Flossing – your #1 defense in minimizing interdental decay!!!
The question your dental professional probably asks you at every dental visit –are you flossing?
The reality is that 85-90% of Canadians have gingivitis, which is directly related to poor oral hygiene, and the lack of flossing. Also, toothbrushes cannot completely remove plaque and other debris that gets lodged between teeth, and thus the lack of flossing also causes interdental decay.
What many people do not realize is that there are several alternatives to the traditional method of flossing – which tends to be the primary deterrent to flossing. While there are alternative methods to flossing, I will begin with the guidelines for the effective traditional flossing technique.
Guidelines For Effective Traditional Flossing
1. Using approximately 18 inches of floss and holding hands 5 inches apart, pinch the floss with your middle finger and thumb and wind the floss around your fingers until there is 2 inches between both hands
2. Carefully glide the floss between the teeth and hold the floss snug around the tooth in a c-shape
3. Carefully glide the floss under the gingiva (gums) until you feel some resistance
4. Using an up and down motion you will remove any debris caught between the teeth
5. Using a clean piece of floss, use steps 1-4 on each tooth surface
Other Floss Aids
Floss handles – All floss handles have a handle, which enables easier dexterity as the fingers do not complete the action of flossing. Some floss handles are disposable and are meant for one time usage and there are some where only the floss is removed and should as such be cleaned thoroughly after use. The proper technique for use of floss handles mimics the traditional technique – the floss is inserted between the teeth, and the floss is pulled in the same ‘c-shape’ and in an up and down motion, manoeuvre the floss beneath the gingiva to remove debris.
Interdental Brushes – These brushes generally have a small handle, with a cylindrical/cone shaped brush on the end. It is meant to be placed in between the teeth to remove debris, or into the sulcus (vertically under the gingiva) to help remove debris trapped in deep periodontal pockets. While this method is effective, you should consult your dental professional and seek the advice as to what size/shape interdental brush is most appropriate for your mouth.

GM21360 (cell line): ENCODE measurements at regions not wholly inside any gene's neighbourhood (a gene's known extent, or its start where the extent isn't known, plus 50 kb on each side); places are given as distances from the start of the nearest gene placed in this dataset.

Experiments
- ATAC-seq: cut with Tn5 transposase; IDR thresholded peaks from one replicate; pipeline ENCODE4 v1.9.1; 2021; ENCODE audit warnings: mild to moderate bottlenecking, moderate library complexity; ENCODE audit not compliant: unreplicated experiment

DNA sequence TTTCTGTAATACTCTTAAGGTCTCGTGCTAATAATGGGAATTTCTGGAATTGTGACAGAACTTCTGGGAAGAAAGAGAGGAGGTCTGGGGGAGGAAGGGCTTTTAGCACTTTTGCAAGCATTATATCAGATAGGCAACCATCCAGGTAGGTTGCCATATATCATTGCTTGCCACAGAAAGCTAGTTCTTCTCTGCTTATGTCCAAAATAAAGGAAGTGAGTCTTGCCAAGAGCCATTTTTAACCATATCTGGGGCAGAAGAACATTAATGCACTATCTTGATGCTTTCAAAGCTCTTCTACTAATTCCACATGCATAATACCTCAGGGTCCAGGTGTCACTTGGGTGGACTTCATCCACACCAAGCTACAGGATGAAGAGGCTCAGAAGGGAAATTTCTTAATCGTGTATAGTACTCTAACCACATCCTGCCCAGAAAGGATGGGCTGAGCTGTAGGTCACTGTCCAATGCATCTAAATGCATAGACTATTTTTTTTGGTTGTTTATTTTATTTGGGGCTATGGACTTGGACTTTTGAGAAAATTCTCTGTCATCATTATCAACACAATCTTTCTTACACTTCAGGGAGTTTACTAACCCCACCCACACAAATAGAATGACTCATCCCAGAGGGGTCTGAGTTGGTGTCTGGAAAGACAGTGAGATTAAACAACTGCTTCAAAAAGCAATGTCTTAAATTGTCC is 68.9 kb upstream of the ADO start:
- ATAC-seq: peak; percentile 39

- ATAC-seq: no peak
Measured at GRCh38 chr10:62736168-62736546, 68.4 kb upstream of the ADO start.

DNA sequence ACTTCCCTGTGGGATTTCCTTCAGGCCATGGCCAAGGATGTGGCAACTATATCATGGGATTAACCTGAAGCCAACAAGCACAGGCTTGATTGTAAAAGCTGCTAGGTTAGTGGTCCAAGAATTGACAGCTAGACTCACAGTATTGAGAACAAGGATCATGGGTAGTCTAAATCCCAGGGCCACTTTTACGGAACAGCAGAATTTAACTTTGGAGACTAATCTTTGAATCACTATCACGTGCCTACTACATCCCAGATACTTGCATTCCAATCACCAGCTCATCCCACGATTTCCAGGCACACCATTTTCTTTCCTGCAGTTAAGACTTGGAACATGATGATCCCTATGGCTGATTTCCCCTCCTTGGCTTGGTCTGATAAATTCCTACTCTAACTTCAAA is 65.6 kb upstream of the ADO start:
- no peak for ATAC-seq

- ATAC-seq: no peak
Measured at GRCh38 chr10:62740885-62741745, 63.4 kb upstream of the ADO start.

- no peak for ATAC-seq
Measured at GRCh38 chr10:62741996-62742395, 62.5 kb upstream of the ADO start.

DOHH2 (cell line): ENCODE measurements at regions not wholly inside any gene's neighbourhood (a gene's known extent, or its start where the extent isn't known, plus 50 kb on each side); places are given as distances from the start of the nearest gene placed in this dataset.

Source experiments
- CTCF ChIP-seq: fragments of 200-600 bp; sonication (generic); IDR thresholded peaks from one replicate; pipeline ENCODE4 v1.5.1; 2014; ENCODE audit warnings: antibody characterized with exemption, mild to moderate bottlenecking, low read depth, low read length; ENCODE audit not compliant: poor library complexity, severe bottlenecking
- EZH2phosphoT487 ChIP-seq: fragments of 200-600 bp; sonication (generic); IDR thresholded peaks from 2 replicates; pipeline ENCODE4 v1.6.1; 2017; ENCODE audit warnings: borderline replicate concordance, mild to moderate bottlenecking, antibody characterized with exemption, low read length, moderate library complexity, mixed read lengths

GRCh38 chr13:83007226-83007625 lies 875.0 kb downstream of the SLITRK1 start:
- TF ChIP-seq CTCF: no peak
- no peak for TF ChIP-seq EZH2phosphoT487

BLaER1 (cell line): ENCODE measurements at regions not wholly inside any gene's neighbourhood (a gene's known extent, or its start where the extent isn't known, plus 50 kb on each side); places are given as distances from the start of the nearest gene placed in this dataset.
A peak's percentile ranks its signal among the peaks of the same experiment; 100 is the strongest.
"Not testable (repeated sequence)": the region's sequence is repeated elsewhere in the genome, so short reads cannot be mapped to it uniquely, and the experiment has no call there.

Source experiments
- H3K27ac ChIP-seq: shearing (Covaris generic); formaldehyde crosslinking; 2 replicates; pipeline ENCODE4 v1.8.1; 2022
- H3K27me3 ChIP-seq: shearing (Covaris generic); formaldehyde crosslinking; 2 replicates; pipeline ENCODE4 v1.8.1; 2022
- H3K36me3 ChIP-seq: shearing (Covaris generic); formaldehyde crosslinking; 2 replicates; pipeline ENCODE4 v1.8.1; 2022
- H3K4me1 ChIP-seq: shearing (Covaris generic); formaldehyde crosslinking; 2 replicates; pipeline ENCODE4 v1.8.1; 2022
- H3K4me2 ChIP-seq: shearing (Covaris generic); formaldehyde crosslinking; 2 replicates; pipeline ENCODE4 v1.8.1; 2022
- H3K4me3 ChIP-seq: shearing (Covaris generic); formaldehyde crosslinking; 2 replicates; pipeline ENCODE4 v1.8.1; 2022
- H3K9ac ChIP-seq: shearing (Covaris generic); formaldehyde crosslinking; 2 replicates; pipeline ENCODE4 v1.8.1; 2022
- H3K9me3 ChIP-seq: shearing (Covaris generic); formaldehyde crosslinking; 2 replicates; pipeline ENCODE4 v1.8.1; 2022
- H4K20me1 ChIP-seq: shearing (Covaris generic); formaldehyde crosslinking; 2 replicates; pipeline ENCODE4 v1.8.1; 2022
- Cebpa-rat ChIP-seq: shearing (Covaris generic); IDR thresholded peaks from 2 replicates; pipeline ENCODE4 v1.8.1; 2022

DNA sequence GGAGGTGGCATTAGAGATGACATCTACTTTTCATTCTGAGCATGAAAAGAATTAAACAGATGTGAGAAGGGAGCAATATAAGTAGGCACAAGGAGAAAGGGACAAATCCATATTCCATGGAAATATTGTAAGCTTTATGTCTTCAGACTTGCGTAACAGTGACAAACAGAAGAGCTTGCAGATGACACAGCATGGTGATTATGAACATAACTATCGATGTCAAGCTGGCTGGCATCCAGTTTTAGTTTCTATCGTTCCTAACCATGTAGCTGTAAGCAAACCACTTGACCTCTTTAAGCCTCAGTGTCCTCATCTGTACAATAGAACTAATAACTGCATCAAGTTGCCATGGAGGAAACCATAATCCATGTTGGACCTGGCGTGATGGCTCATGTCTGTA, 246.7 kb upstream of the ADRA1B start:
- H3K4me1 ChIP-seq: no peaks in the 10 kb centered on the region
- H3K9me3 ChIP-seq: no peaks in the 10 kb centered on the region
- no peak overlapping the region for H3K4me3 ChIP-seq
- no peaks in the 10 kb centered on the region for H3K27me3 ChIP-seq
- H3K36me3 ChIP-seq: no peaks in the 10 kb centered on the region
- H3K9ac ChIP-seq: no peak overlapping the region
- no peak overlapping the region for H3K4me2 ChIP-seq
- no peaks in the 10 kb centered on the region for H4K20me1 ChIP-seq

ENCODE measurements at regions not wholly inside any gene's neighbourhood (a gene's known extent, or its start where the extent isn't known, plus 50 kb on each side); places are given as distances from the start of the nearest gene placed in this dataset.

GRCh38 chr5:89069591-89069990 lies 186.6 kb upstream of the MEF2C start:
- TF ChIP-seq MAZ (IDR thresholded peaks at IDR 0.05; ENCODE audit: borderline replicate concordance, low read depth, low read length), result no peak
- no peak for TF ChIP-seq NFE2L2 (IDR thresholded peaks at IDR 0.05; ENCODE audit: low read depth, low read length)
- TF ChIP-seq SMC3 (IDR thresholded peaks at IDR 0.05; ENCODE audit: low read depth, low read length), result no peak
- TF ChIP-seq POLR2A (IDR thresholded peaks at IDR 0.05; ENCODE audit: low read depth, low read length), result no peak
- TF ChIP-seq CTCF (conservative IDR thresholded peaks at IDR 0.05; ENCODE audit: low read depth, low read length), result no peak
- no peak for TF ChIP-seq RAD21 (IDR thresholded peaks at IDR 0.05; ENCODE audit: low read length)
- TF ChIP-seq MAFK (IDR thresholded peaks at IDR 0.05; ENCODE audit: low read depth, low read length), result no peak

Floss threaders – You have braces, a lingual permanent wire, or a bridge – how do you floss with these obstacles? Floss threaders are small lassoes that have a pointed tip. Take 12 inches of floss and insert the floss halfway into the loop of the threader and bend the floss. Using the pointed tip, insert the threader adjacent to the wire of your braces/lingual retainer between the teeth, or beneath your bridge and pull the floss through so you can effectively floss beneath the gums and between the teeth, as you would in the traditional method.
Waterpik – The Waterpik is the most universal method of flossing and considered to be the best form – NO FLOSS IS USED! The Waterpik is an electronic device with a pointed tip and a housing that resembles an electric toothbrush. Within the Waterpik is a reservoir where water is filled (or whichever antibacterial rinse you use regularly), and once powered on and placed between the teeth, acts like a power hose, blasting any plaque or debris out from within the sulcus of the tooth and between the teeth. The addition of the antibacterial rinse allows for better elimination of bacteria within the mouth, and gives you fresh breath.
Whichever method of flossing you find is best for yourself, please remember that flossing is crucial to your oral health, and should be done every single time you brush your teeth.
Rule of thumb – you wouldn’t wash your whole body in the shower and leave out your hair, would you? It is an essential step to personal hygiene. Flossing is like washing your hair, it is essential to your oral hygiene!